Monthly Refuse Collections – Are they a good idea?

Monthly refuse collections have been introduced by two Welsh councils, meaning residents in Denbighshire and Conwy will now have to store general rubbish for four weeks at a time.

The move to less frequent refuse collections in Conwy was initiated after councils reported spending £500,000 a year dealing with waste that could have been adequately recycled by residents. Denbighshire council also found that more than 5,000 tonnes of recyclable materials were put in general waste bins annually.

The proposals from both councils included more frequent recycling collections and bigger waste bins to contain refuse, but is the move toward monthly refuse collections a good idea, or could it create more problems than it solves?

Monthly refuse collections in Wales: what are the changes?

As well as weekly recycling collections, the two Welsh counties are seeing an introduction of 240-litre general waste bins; an increase on the 140-litre containers used previously. The councils have also introduced a fortnightly collection of clothes and small electrical items.

Monthly refuse collections: the advantages

Monthly refuse collections aim to encourage residents to recycle more frequently, rather than treating recyclables as general waste. In fact, reports by Conwy county officials suggest that the change will increase the amount of rubbish recycled and save the council up to £390,000 per year.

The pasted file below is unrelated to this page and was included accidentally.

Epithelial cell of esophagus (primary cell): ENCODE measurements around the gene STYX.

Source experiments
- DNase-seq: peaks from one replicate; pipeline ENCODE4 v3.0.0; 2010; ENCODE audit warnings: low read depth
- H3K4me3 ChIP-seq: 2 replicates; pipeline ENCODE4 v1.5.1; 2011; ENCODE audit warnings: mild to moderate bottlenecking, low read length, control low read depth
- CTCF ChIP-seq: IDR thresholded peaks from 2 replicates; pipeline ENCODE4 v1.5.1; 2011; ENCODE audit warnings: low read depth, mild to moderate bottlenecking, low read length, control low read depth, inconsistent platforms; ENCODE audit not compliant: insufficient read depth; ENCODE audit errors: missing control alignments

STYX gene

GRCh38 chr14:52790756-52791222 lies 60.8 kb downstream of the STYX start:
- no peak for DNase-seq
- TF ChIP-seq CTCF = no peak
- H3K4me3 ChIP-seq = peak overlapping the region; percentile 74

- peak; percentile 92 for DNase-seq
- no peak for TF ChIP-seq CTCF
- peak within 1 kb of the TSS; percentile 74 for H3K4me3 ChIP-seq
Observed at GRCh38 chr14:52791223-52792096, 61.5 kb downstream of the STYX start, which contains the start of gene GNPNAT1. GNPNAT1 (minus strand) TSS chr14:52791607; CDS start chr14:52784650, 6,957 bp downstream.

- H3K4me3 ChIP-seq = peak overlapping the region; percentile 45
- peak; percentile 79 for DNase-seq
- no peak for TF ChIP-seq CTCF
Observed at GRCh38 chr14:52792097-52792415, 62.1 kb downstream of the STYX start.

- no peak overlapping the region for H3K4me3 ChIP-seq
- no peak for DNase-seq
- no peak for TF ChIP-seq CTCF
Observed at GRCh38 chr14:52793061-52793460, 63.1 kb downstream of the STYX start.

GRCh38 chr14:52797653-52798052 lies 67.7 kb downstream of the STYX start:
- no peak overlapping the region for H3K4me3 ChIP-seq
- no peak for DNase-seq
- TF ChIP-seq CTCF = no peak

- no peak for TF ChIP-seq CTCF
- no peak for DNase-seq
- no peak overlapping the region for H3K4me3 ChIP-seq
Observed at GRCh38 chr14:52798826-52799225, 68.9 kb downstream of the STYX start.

The drawbacks

The scheme has proposed some obvious environmental and economic benefits, but many residents of these counties have also claimed the new bin rule is unfair and divisive. Those with small waste disposal areas, no gardens or garages, and children in nappies will struggle with the new “two-tier system” that many feel will split the county.

Many have branded the new monthly collection scheme as “wrong”, as it divides up the county and disadvantages certain households.

Some also claim that the bin changes are a “potential health time-bomb”, causing an increase in rats, seagulls and flies.

What’s more, Fire Risk Assessments frequently identify bins close to buildings as a severe risk, while reports suggest that the recent changes have led to an increase in fly-tipping in Conwy.

It seems that while monthly refuse collections present an effective solution to our overflowing landfills, more thought needs to be put into resident’s overflowing household bins before the scheme can be successfully implemented.

Could metroSTOR bin enclosures provide a solution?

Better designed bin enclosures could be one solution to resident’s issues with waste collection. Not only are our waste stream enclosures designed to withstand the elements (i.e. very hot sun that will cause perishable items to rot), but they are also access-controlled and fire-resistant. That means no dangers, no rats, no seagulls and no mess.

Here at metroSTOR, we provide smart and unobtrusive waste systems and bin enclosures for all bin sizes. For more information about how we can help solve your residential waste issues, please contact us today.